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“This sector has the potential to accelerate Africa’s progress towards the Sustainable Development Goals, specifically Goal 8, on the promotion of decent work and economic growth and, Goal 9 that targets industry, innovation and infrastructure,” the First Lady said.
First Lady Margaret Kenyatta spoke when she delivered the key note address at the ongoing World Travel and Tourism Council summit in Seville, Spain.
The First Lady said in its quest to develop the sector, Kenya has taken several measures including torching of ivory and rhino horns to deter poaching of wildlife.
She said through these radical measures the country has seen a decline in poaching noting that the enhanced wildlife law enforcement and aggressive anti-poaching interventions are showing results.
“Since 1989 to date, Kenya has burned a total of 137 tonnes of ivory and 1.5 tonnes of rhino horns,” she said.
She said the global summit provides a platform to strengthen the collective resolve to eradicate illegal wildlife trade, to build coalitions and to find solutions to better protect wildlife.
The First Lady observed that the international ban on commercial ivory trade including China’s commitment in 2016 has been a powerful catalyst in curbing the growing demand for wildlife products.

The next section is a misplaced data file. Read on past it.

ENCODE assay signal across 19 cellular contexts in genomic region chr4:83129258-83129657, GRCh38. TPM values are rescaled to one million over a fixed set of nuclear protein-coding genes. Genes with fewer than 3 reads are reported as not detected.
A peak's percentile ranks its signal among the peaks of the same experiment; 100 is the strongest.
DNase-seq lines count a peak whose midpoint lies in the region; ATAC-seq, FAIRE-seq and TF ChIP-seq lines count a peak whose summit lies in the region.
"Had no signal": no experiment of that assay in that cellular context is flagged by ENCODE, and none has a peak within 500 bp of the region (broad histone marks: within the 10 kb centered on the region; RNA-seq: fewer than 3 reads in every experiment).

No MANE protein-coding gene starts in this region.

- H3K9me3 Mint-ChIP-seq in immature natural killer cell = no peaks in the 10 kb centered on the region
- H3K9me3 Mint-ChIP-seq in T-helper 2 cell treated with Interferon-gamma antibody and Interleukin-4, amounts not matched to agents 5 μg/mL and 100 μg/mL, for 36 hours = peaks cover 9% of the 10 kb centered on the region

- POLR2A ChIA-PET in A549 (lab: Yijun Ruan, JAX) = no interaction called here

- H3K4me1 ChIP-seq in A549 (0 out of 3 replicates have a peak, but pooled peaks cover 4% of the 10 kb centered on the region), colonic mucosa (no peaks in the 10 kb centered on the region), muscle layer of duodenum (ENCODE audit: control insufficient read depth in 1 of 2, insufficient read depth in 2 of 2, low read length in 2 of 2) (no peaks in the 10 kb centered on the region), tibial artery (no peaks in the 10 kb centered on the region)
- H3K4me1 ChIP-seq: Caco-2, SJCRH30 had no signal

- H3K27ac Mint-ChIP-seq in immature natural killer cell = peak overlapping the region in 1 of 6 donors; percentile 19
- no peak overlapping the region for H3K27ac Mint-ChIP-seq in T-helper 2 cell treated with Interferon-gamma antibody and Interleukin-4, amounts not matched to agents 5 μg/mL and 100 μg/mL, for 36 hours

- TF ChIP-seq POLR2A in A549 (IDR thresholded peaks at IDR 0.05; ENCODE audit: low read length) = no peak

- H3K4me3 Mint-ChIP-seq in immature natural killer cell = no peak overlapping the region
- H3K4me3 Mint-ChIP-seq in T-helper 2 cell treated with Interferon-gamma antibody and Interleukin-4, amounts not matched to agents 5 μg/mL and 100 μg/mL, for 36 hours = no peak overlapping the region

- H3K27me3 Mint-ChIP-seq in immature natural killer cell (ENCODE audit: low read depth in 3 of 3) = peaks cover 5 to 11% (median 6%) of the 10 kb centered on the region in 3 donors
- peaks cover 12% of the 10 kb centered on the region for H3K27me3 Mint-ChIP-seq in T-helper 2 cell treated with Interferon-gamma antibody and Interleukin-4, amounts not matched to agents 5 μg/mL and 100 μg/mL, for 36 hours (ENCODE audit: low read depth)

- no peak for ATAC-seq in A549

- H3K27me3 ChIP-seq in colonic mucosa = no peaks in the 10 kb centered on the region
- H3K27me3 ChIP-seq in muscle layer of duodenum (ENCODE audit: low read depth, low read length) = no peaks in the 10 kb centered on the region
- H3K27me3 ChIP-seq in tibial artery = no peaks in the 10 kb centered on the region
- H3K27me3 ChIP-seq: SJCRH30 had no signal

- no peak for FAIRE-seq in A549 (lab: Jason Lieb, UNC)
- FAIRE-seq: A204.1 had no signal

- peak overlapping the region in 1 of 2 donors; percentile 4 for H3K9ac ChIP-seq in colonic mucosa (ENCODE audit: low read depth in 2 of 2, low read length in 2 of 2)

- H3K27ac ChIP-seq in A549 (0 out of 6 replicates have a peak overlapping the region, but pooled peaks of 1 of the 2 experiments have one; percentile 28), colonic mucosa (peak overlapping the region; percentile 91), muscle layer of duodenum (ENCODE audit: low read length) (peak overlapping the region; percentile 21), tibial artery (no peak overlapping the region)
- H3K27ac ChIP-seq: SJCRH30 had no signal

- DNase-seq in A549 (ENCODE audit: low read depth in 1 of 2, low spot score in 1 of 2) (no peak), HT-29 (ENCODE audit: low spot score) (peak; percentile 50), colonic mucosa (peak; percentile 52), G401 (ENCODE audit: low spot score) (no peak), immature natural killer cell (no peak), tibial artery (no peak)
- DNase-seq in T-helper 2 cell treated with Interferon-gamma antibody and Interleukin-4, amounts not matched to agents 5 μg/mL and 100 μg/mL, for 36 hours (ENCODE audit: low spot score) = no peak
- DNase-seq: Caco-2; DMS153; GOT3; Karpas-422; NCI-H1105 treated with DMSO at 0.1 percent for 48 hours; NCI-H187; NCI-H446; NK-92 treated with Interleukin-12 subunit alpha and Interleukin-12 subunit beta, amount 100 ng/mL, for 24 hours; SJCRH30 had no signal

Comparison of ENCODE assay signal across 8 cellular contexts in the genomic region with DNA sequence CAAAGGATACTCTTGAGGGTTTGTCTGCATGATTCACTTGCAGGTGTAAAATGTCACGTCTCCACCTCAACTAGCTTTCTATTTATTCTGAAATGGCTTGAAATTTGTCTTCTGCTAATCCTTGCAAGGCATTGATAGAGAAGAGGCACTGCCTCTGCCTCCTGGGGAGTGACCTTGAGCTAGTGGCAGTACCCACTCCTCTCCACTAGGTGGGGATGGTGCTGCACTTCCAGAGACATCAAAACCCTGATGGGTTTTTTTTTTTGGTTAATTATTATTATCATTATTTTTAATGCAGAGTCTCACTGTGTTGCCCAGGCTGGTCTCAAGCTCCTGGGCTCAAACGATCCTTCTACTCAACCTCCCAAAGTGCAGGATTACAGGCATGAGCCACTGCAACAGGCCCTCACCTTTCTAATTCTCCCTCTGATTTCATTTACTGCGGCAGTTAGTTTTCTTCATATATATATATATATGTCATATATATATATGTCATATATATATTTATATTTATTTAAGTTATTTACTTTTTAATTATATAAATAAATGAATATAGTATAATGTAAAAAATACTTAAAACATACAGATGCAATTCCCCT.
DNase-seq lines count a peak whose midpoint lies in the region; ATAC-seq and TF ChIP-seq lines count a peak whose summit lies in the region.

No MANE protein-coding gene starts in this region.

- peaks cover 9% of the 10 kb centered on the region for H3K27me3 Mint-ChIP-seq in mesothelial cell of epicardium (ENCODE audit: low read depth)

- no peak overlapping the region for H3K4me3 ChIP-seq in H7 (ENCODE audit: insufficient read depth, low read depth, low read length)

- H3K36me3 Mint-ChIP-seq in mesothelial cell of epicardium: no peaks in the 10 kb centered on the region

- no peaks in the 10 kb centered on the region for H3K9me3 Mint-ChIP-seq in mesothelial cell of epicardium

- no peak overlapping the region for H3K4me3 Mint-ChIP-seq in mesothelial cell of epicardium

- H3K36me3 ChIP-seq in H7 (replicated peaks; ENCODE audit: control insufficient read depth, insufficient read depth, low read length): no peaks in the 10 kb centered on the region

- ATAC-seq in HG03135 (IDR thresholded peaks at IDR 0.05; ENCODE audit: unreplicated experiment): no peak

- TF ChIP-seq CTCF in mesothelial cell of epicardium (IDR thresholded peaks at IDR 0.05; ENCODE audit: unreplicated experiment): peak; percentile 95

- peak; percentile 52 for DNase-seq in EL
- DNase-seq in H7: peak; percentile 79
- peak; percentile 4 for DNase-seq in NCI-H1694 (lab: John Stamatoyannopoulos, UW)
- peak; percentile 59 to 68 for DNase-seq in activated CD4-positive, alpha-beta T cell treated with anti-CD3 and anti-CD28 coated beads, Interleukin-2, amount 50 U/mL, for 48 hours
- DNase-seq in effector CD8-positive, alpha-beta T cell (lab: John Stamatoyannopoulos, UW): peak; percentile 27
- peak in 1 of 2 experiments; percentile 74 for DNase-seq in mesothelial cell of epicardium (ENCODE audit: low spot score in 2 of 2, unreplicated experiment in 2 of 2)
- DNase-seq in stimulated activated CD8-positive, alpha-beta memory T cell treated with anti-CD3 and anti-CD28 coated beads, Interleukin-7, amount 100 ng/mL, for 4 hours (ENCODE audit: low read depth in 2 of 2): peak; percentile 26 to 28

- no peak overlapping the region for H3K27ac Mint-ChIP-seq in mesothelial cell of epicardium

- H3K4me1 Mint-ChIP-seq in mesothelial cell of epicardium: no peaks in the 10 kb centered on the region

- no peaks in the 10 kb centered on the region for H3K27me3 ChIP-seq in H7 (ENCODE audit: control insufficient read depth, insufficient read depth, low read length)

“The African Elephant Coalition, a consortium of 29 African member countries, have joined forces to strongly advocate for the total ban on wildlife trade,” she said.
She said, the travel and tourism sector is linked to virtually all other economic activities and is therefore a key determinant of the future of African economies.
“Intricate linkages relate tourism to the entire economic development ecosystem including agriculture, education, infrastructure and information communication technology positioning this sector to be among the leading catalysts for the future of Africa,” First Lady Margaret Kenyatta noted.
The Kenyan First Lady said the future of the travel and tourism sector largely rests on the stakeholders willingness to collectively manage the vulnerabilities that impede its progress.
She underscored the importance of the sector to Africa’s economy citing current world tourism statistics which ranks Africa second in the world. In 2018, the sector contributed$194.2 billion representing 8.5 percent of the continent’s GDP.